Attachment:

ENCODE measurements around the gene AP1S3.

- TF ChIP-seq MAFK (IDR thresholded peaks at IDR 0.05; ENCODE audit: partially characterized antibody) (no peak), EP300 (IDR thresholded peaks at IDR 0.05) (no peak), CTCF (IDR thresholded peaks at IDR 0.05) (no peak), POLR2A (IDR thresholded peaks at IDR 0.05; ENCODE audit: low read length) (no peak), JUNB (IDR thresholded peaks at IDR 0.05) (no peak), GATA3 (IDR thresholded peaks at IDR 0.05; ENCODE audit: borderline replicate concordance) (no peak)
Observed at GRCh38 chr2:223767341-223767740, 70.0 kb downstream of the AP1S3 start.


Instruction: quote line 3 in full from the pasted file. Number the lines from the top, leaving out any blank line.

Observed at GRCh38 chr2:223767341-223767740, 70.0 kb downstream of the AP1S3 start.